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all topics : and therefore in great Changes when that is broke, there will remain much heart-burn ing and discontent among the meaner people; which (under a weak Prince and corrupt Admini. ftration) may have the worst consequences upon the peace of any state.
As to what is called a Revolution-principle, my opinion was this; That whenever those evils, which usually attend and follow a violent change of Government, were not in probability fo pernicious as the grievance we fuffer under a present power, then the public good will justify such a Revolution. And this I took to have been the case in the Prince of Orange's Expedition, although in the consequences it produced some very bad effects, which are likely to stick long enough by us.
I had likewise in those days a mortal antipathy against Standing Armies in times of Peace : Be. cause I always took Standing Armies to be only fervants hired by the Master of the family for keeping his own children in slavery; and because I conceived, that a Prince, who could not think himfelf secure without Mercenary Troops, muft needs have a separate interest from that of his Subjects. Although I am not ignorant of those artificial Neceflities
which a corrupted Ministry can create, for keeping up Forces to support a Faction against the publick Interest.
As to Parliaments, I adored the wisdom of that Gothic Institution, which made them annual: and I was confident our Liberty could never be placed upon a firm foundation until that ancient law were restored among us. For, who sees not, that, while such Assemblies are permitted to have a longer duration, there grows up a commerce of corruption between the Ministry and the Deputies, wherein they both find their accounts, to the manifest danger of Liberty? which Traffic would neither answer the design nor expence, if Parliaments met once a year.
I ever abominated that scheme of Politics, (now about thirty years old) of setting up a monied Interest in opposition to the landed. For I conceived, there could not be a truer maxim in our Government than this, That the Possessors of the soil are the best Judges of what is for the advantage of the kingdom. If others had thought the same way, Funds of Credit and South-sea Projects would neither have been felt nor heard of.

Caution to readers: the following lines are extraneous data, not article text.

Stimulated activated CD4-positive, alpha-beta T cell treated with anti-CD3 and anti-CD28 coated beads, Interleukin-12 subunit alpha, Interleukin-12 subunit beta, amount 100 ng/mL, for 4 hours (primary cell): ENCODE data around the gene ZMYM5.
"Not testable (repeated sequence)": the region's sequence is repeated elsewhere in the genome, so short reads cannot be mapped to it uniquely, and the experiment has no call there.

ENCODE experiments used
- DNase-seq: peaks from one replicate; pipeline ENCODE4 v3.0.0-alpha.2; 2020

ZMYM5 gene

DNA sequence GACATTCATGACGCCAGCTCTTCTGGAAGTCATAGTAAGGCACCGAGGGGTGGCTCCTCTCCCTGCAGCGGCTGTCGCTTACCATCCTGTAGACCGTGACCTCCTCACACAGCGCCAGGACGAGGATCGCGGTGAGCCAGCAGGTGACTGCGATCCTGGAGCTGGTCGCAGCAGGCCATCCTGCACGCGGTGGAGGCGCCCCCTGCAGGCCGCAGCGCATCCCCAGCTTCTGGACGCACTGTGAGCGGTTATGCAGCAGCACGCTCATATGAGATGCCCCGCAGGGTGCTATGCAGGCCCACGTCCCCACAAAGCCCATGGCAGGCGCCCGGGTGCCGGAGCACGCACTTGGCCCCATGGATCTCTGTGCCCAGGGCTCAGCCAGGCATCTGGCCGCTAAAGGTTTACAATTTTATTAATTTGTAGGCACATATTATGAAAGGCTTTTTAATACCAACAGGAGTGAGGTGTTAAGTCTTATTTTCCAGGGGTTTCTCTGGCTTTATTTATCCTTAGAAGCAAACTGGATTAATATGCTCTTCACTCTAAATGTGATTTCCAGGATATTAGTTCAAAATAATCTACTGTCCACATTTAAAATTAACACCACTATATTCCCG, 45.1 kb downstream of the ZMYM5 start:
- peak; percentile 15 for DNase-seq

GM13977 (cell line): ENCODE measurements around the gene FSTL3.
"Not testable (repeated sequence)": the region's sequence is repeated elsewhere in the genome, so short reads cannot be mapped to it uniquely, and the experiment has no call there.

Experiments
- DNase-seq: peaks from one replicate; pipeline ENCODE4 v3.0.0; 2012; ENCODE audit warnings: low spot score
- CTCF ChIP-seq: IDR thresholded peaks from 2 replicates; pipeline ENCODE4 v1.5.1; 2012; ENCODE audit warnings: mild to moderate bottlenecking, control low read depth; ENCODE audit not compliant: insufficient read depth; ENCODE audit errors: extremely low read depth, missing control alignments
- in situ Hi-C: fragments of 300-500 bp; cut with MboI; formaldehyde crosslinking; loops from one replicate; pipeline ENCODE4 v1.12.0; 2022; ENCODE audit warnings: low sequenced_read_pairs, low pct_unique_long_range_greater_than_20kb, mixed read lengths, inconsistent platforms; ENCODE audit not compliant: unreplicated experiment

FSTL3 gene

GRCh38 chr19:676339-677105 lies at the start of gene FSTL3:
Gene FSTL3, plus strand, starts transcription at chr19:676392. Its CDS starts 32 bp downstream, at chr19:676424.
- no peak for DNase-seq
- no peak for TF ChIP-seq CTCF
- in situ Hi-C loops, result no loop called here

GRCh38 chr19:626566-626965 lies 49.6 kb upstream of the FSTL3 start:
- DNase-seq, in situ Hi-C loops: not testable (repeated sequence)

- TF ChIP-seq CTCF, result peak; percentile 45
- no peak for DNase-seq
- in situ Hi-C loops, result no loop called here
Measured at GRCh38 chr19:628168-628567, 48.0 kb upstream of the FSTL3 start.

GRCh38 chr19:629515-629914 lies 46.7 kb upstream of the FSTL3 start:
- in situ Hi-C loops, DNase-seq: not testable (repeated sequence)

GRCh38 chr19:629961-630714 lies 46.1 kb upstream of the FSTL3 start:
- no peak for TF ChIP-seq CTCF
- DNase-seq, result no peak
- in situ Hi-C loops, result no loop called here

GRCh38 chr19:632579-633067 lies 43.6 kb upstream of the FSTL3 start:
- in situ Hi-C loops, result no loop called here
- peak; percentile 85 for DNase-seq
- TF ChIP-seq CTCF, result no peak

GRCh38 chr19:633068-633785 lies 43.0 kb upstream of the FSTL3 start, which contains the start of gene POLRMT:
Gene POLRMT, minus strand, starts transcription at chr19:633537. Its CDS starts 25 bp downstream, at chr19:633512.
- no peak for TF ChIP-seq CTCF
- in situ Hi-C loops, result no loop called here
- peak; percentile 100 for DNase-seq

I could never discover the necessity of suspending any Law upon which the Liberty of the most innocent persons depended; neither do I think this Practice hath made the taste of Arbitrary Power fo agreeable, as that we should desire to see it repeated. Every Rebellion subdued and Plot difcovered, contribute to the firmer establishment of the Prince: In the latter case, the knot of Conspirators is entirely broke, and they are to begin their work anew under a thousand disadvantages ; so that those diligent enquiries into remote and problematical guilt, with a new power of enforcing them by chains and dungeons to every person whose face a Minister thinks fit to dislike, are not only oppofite to that Maxim, which declareth it better that ten guilty men should escape, than one innocent suffer ; but likewise leave a gate wide open to the whole Tribe of Informers, the moft accursed, and proftitute, and abandoned race, that God ever permitted to plague mankind.
It is true the Romans had a custom of chusing a Dictator, during whose administration the Power of other Magistrates was suspended; but this was done upon the greatest emergencies; a War near their doors, or some civil Diffention : For Armies must be governed by arbitrary power. But when the Virtue of that Commonwealth gave place to
luxury and ambition, this very office of Di&tator became perpetual in the persons of the Cæsars and their Successors, the most infamous Tyrants that have any where appeared in story.